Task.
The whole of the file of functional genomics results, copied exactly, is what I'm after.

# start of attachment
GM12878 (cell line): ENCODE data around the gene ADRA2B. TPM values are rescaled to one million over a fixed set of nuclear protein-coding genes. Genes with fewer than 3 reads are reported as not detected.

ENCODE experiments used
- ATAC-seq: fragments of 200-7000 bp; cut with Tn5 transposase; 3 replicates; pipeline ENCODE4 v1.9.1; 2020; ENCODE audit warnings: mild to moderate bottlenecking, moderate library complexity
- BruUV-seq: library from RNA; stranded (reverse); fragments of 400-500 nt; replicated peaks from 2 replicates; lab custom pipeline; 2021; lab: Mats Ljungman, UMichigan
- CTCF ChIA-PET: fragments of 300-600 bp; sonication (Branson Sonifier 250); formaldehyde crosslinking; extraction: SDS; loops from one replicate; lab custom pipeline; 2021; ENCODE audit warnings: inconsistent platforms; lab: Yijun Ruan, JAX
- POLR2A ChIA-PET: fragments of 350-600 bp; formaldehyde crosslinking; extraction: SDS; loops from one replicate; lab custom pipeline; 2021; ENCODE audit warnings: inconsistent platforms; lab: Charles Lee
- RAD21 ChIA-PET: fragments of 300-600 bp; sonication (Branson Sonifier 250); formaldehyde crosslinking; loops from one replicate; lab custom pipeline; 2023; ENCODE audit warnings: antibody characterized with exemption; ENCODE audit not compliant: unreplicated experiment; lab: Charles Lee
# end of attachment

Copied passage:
GM12878 (cell line): ENCODE data around the gene ADRA2B. TPM values are rescaled to one million over a fixed set of nuclear protein-coding genes. Genes with fewer than 3 reads are reported as not detected.

ENCODE experiments used
- ATAC-seq: fragments of 200-7000 bp; cut with Tn5 transposase; 3 replicates; pipeline ENCODE4 v1.9.1; 2020; ENCODE audit warnings: mild to moderate bottlenecking, moderate library complexity
- BruUV-seq: library from RNA; stranded (reverse); fragments of 400-500 nt; replicated peaks from 2 replicates; lab custom pipeline; 2021; lab: Mats Ljungman, UMichigan
- CTCF ChIA-PET: fragments of 300-600 bp; sonication (Branson Sonifier 250); formaldehyde crosslinking; extraction: SDS; loops from one replicate; lab custom pipeline; 2021; ENCODE audit warnings: inconsistent platforms; lab: Yijun Ruan, JAX
- POLR2A ChIA-PET: fragments of 350-600 bp; formaldehyde crosslinking; extraction: SDS; loops from one replicate; lab custom pipeline; 2021; ENCODE audit warnings: inconsistent platforms; lab: Charles Lee
- RAD21 ChIA-PET: fragments of 300-600 bp; sonication (Branson Sonifier 250); formaldehyde crosslinking; loops from one replicate; lab custom pipeline; 2023; ENCODE audit warnings: antibody characterized with exemption; ENCODE audit not compliant: unreplicated experiment; lab: Charles Lee